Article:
Autumn safety tips

Two little kid boys with bicycles in autumn parkWith the fall season upon us, we wanted to share some fall and Halloween information that will keep you safe and trauma free this season.

Decorating

Decorating for Fall and Halloween has become as popular as decorating for Christmas. Keep these safety tips in mind:

  • Ladders – when using a ladder, it is recommended to use a broad-based ladder; be sure to follow any weight restrictions on the ladder – most injuries from ladders result when the ladder cannot support the weight; never work on a ladder alone. Always have someone with you who can assist or call 911 should a fall occur
  • Candles – this is the season when everyone loves to burn candles with all the various scents. When burning candles, be sure to put them in a safe place which is usually UP HIGH where they cannot be easily knocked over and where children cannot reach them; never leave a burning candle unattended, and be sure to extinguish candles fully when finished with them
  • Plugs – be cautious not to overload electrical outlets with too many plugs as this can lead to a house fire; also if using an extension cord, be sure to keep it out of the main walkways and high traffic areas to avoid trips or falls 

Pumpkin Carving

These days, pumpkin carving has become an art form.

  • Carving Kits – many of the pumpkin carving kits found at your local stores come with various saws and blades – some even have a drill for the blades. These can easily lead to cuts and other injuries; be cautious when using these tools and never let a child carve a pumpkin unsupervised
  • Painting – painting and stickers/appliques have become very popular and can be a fun (and safer) way to decorate your pumpkins

Trick or treating

Children love to trick or treat – and it’s fun. So just be safe when doing it by knowing these helpful hints:

  • Masks – you don’t want to obstruct your view when trick or treating. Some masks can be big, uncomfortable and can block your vision. This could lead to a fall especially in dark and possibly wet conditions. If at all possible, use makeup or wigs instead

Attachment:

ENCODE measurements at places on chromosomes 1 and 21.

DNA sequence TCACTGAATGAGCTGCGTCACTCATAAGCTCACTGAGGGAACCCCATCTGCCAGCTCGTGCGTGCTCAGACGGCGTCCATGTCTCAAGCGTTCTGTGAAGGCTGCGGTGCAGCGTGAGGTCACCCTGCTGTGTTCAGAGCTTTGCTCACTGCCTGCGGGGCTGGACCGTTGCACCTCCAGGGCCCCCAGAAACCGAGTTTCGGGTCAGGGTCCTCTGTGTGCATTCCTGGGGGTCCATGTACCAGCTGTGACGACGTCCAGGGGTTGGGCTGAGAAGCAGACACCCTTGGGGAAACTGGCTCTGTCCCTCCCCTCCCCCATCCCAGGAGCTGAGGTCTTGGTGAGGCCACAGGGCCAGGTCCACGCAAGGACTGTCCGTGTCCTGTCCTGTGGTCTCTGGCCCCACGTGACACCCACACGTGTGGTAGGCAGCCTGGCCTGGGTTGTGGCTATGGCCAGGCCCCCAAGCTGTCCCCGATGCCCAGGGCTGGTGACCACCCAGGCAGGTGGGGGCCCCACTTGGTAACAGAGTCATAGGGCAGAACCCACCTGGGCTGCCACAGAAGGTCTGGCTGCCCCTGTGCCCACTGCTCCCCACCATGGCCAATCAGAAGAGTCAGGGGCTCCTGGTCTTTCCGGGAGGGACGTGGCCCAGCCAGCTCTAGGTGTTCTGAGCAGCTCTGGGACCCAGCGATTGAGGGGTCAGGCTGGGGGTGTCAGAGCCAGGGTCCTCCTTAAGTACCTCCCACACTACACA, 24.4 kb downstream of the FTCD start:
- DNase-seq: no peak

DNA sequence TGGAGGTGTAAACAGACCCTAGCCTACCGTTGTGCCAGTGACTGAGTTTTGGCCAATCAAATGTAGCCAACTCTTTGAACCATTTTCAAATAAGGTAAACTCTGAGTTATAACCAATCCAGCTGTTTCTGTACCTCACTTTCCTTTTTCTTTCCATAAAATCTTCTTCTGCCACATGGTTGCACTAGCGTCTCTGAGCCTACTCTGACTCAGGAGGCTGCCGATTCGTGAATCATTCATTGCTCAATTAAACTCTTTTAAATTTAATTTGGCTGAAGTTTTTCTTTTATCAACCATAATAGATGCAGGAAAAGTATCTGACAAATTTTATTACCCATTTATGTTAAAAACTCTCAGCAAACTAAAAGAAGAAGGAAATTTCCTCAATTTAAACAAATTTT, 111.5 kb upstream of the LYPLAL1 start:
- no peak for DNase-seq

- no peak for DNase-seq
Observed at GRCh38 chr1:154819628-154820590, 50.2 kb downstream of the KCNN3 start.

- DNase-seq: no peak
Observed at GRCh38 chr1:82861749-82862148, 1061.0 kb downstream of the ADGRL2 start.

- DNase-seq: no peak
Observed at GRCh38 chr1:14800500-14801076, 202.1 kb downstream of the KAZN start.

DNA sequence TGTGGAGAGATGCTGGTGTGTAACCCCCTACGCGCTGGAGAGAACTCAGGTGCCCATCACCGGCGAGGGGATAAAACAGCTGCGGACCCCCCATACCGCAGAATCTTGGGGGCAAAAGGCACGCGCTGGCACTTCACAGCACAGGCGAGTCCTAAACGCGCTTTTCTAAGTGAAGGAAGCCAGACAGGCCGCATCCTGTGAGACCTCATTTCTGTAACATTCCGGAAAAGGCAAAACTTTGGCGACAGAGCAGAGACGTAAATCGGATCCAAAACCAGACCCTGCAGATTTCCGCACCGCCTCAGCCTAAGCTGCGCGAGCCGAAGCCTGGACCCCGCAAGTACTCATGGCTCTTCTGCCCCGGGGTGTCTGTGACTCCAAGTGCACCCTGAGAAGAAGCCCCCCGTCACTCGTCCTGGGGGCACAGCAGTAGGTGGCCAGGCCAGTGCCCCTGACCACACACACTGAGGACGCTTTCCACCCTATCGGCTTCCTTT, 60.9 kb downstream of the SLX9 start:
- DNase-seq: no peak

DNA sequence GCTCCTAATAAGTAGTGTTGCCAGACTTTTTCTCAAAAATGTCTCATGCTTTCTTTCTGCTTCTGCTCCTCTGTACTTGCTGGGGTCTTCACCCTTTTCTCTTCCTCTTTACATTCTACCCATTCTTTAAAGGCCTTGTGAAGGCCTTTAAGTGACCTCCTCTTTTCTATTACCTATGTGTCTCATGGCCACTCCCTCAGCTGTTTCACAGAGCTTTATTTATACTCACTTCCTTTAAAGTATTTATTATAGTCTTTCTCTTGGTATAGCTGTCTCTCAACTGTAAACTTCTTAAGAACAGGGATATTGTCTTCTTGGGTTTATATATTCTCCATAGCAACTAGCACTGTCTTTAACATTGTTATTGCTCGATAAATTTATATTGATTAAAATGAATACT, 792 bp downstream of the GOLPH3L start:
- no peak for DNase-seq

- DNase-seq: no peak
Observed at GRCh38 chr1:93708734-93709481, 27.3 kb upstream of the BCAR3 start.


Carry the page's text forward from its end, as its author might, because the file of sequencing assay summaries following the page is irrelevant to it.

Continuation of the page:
• Lighting – make sure to have good lighting: cute, decorative flashlights may be more for looks than functionality. Be sure to have a good flashlight if trick or treating in the dark; most cell phones have a flash light built in and will provide appropriate lighting; also wear reflective gear when possible
  • Pedestrians – be careful when out on the roads. Hybrid cars these days are small and quiet. They are not easily seen or heard. Make sure children are supervised at all times when trick or treating especially when crossing streets
  • Choking – children should not eat candy while trick or treating. This can be a choking hazard as many times they are running or playing and may not be directly supervised while going from house to house

Burn Safety

UofL Hospital is home to the only adult burn unit in the state. 

  • Burning leaves and brush – to avoid burning yourself, your house or yard – NEVER use an accelerant when burning brush AS it’s burning. If you are going to use an accelerant, be sure to add it BEFORE you set the fire; otherwise the fire will follow that stream and could cause an explosion of the can in your hand, which could lead to a severe burn or injury
  • Pilot lights – as the weather starts to get chilly, many will be turning on the heat in their homes. If you do not know how to light your pilot light, contact your local heating service. They will be glad to assist. If you do light your pilot light yourself, please use caution. There could be a gas leak or build up that could ignite when you strike the match
  • Smoke detectors – it’s that time of year to replace the batteries in your smoke detectors. 10-year lithium battery smoke detectors are recommended as are carbon monoxide detectors. If you don’t know how or where to obtain these, contact your local fire department

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About Theresa Baker

Theresa Baker, RN, BSN, is the trauma outreach and prevention coordinator for UofL Hospital, where she has worked for more than 23 years. Theresa has been a nurse since 1976, specializing in pediatric and adult burns/trauma. She obtained her bachelor’s degree from Indiana University Southeast. She is a certified burn nurse, Trauma Nursing Core Course director, instructor and faculty, Advanced Trauma Life Support course coordinator, Advanced Burn Life Support instructor, director and faculty, Rural Trauma Team Development course coordinator. She is a member of the Emergency Nurses Association, American Burn Association and Society of Trauma Nurses. Along with her education courses, she has received awards for the injury prevention program called Straight Talk, a juvenile intervention arson program. Some of her ongoing events include the Kentucky Statewide Trauma and Emergency Medicine Symposium, Annual EMS Conference, Rural Healthcare Training Conferences and multiple trauma education lectures throughout Kentucky, Southern Indiana and nationally.

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